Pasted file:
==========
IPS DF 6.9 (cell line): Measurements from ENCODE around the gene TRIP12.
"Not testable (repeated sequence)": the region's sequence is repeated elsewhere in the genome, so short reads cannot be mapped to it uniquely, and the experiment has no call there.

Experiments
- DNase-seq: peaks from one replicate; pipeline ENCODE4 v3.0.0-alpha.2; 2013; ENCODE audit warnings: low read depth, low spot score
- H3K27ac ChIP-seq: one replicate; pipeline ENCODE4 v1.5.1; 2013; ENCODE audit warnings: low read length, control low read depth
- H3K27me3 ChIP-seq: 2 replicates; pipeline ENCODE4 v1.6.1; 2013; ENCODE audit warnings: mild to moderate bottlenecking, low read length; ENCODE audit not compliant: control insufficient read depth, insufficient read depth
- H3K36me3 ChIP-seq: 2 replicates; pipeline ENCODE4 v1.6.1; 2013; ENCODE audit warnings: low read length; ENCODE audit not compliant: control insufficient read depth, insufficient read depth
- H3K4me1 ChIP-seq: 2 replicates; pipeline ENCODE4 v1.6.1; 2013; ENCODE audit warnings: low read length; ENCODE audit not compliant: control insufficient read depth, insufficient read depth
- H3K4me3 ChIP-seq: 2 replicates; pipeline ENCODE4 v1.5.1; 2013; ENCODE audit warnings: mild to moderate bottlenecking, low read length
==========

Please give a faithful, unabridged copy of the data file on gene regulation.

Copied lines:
IPS DF 6.9 (cell line): Measurements from ENCODE around the gene TRIP12.
"Not testable (repeated sequence)": the region's sequence is repeated elsewhere in the genome, so short reads cannot be mapped to it uniquely, and the experiment has no call there.

Experiments
- DNase-seq: peaks from one replicate; pipeline ENCODE4 v3.0.0-alpha.2; 2013; ENCODE audit warnings: low read depth, low spot score
- H3K27ac ChIP-seq: one replicate; pipeline ENCODE4 v1.5.1; 2013; ENCODE audit warnings: low read length, control low read depth
- H3K27me3 ChIP-seq: 2 replicates; pipeline ENCODE4 v1.6.1; 2013; ENCODE audit warnings: mild to moderate bottlenecking, low read length; ENCODE audit not compliant: control insufficient read depth, insufficient read depth
- H3K36me3 ChIP-seq: 2 replicates; pipeline ENCODE4 v1.6.1; 2013; ENCODE audit warnings: low read length; ENCODE audit not compliant: control insufficient read depth, insufficient read depth
- H3K4me1 ChIP-seq: 2 replicates; pipeline ENCODE4 v1.6.1; 2013; ENCODE audit warnings: low read length; ENCODE audit not compliant: control insufficient read depth, insufficient read depth
- H3K4me3 ChIP-seq: 2 replicates; pipeline ENCODE4 v1.5.1; 2013; ENCODE audit warnings: mild to moderate bottlenecking, low read length